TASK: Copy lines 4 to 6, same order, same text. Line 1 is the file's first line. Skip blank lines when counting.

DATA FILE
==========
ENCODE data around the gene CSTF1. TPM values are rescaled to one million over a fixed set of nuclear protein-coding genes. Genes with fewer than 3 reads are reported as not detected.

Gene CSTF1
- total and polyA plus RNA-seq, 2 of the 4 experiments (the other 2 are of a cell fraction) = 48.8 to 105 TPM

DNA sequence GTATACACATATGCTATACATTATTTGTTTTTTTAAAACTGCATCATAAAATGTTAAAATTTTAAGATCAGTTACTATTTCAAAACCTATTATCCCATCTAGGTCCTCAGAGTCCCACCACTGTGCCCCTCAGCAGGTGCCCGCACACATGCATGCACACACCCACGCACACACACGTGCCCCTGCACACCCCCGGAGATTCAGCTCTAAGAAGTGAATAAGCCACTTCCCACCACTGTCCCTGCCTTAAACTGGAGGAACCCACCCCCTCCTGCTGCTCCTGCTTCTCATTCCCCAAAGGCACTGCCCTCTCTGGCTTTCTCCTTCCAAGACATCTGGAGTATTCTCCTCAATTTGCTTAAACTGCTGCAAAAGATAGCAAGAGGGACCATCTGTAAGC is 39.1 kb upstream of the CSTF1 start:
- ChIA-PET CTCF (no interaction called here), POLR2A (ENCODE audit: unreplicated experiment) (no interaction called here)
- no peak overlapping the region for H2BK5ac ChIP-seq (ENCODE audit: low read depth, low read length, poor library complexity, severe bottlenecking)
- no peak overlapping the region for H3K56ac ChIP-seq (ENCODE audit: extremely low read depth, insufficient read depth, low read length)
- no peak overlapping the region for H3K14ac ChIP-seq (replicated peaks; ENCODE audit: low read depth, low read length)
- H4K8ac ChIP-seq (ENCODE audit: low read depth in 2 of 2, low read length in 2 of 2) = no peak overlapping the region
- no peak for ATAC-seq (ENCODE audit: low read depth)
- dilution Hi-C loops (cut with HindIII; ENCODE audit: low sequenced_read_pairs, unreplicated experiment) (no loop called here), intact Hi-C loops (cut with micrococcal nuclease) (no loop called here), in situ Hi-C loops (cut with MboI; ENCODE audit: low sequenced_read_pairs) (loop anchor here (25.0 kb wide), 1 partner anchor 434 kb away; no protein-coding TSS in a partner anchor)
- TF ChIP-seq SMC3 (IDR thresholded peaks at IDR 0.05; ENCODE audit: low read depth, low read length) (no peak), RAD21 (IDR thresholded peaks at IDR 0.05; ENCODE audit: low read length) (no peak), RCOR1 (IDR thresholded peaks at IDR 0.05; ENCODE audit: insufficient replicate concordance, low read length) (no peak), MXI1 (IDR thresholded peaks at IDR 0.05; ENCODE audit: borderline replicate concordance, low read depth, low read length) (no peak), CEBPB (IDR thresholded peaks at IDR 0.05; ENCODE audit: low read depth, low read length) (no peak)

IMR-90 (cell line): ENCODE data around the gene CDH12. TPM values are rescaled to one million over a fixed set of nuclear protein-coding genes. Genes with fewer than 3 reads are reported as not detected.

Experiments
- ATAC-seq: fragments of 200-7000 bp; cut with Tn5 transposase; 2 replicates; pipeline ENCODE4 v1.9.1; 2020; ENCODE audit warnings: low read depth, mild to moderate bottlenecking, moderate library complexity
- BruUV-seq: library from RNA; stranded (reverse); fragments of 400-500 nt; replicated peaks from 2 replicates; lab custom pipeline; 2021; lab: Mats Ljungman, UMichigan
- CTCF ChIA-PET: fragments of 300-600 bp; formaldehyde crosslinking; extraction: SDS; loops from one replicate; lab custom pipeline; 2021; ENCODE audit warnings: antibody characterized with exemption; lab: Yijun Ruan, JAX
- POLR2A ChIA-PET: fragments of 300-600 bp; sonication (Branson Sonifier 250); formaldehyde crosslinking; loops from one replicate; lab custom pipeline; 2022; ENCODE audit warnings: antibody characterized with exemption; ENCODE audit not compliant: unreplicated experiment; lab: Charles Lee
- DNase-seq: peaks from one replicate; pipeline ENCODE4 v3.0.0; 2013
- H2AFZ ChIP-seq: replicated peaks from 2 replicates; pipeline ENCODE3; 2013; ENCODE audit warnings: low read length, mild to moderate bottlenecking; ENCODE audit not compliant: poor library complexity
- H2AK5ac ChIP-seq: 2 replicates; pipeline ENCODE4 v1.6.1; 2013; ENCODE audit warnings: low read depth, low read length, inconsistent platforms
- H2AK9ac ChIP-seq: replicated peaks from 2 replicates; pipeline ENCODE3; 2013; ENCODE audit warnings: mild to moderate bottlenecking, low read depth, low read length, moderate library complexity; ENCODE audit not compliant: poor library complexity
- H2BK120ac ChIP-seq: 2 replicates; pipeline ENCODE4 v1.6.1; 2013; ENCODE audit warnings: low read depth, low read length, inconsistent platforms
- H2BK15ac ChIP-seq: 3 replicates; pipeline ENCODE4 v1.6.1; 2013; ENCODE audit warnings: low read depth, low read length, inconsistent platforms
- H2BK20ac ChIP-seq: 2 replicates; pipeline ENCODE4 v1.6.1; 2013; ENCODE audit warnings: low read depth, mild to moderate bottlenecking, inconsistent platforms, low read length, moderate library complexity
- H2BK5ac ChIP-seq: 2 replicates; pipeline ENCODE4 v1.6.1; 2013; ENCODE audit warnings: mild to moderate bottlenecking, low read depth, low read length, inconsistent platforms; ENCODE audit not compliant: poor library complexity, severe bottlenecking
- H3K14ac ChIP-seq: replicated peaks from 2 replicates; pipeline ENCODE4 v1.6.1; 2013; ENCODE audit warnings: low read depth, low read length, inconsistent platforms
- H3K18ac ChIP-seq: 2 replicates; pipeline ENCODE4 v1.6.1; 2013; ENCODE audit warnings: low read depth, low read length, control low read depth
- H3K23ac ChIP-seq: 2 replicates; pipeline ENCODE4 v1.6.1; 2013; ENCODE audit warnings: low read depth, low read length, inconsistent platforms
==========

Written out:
DNA sequence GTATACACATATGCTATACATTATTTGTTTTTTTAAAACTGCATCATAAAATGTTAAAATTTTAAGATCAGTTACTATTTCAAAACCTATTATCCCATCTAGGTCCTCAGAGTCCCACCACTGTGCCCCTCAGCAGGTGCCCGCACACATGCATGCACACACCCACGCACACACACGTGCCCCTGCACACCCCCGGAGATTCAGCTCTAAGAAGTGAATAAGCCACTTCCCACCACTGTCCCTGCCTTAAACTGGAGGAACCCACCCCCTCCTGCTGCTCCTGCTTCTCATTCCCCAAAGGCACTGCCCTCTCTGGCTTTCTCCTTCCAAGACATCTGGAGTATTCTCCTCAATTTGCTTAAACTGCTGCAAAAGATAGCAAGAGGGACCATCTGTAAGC is 39.1 kb upstream of the CSTF1 start:
- ChIA-PET CTCF (no interaction called here), POLR2A (ENCODE audit: unreplicated experiment) (no interaction called here)
- no peak overlapping the region for H2BK5ac ChIP-seq (ENCODE audit: low read depth, low read length, poor library complexity, severe bottlenecking)